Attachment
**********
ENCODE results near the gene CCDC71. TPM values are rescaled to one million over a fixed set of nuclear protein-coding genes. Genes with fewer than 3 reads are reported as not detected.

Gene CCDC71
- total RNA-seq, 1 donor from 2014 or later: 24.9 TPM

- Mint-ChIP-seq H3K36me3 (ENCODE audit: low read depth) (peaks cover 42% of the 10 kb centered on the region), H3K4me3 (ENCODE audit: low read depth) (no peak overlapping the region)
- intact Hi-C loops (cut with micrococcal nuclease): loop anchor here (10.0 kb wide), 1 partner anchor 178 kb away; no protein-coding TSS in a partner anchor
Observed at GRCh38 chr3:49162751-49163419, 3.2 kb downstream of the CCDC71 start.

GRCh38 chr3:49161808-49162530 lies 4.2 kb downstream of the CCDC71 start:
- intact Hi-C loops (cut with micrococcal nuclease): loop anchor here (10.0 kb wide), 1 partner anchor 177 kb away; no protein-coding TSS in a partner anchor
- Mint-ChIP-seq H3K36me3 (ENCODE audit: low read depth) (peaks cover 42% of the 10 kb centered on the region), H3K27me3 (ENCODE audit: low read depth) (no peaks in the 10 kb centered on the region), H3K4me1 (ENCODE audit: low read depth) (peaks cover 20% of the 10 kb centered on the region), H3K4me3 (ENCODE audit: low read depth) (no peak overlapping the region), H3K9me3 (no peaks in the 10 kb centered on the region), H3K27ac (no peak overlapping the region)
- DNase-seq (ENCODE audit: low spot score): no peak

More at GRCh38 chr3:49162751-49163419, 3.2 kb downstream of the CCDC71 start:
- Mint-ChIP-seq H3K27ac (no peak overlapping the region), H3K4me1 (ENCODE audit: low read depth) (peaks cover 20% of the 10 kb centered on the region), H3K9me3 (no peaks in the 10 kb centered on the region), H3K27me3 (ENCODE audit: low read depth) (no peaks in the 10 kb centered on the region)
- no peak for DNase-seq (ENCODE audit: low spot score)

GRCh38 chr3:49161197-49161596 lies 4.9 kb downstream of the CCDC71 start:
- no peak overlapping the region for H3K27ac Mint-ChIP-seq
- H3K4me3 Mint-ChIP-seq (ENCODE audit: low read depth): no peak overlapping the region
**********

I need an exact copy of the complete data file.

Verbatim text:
ENCODE results near the gene CCDC71. TPM values are rescaled to one million over a fixed set of nuclear protein-coding genes. Genes with fewer than 3 reads are reported as not detected.

Gene CCDC71
- total RNA-seq, 1 donor from 2014 or later: 24.9 TPM

- Mint-ChIP-seq H3K36me3 (ENCODE audit: low read depth) (peaks cover 42% of the 10 kb centered on the region), H3K4me3 (ENCODE audit: low read depth) (no peak overlapping the region)
- intact Hi-C loops (cut with micrococcal nuclease): loop anchor here (10.0 kb wide), 1 partner anchor 178 kb away; no protein-coding TSS in a partner anchor
Observed at GRCh38 chr3:49162751-49163419, 3.2 kb downstream of the CCDC71 start.

GRCh38 chr3:49161808-49162530 lies 4.2 kb downstream of the CCDC71 start:
- intact Hi-C loops (cut with micrococcal nuclease): loop anchor here (10.0 kb wide), 1 partner anchor 177 kb away; no protein-coding TSS in a partner anchor
- Mint-ChIP-seq H3K36me3 (ENCODE audit: low read depth) (peaks cover 42% of the 10 kb centered on the region), H3K27me3 (ENCODE audit: low read depth) (no peaks in the 10 kb centered on the region), H3K4me1 (ENCODE audit: low read depth) (peaks cover 20% of the 10 kb centered on the region), H3K4me3 (ENCODE audit: low read depth) (no peak overlapping the region), H3K9me3 (no peaks in the 10 kb centered on the region), H3K27ac (no peak overlapping the region)
- DNase-seq (ENCODE audit: low spot score): no peak

More at GRCh38 chr3:49162751-49163419, 3.2 kb downstream of the CCDC71 start:
- Mint-ChIP-seq H3K27ac (no peak overlapping the region), H3K4me1 (ENCODE audit: low read depth) (peaks cover 20% of the 10 kb centered on the region), H3K9me3 (no peaks in the 10 kb centered on the region), H3K27me3 (ENCODE audit: low read depth) (no peaks in the 10 kb centered on the region)
- no peak for DNase-seq (ENCODE audit: low spot score)

GRCh38 chr3:49161197-49161596 lies 4.9 kb downstream of the CCDC71 start:
- no peak overlapping the region for H3K27ac Mint-ChIP-seq
- H3K4me3 Mint-ChIP-seq (ENCODE audit: low read depth): no peak overlapping the region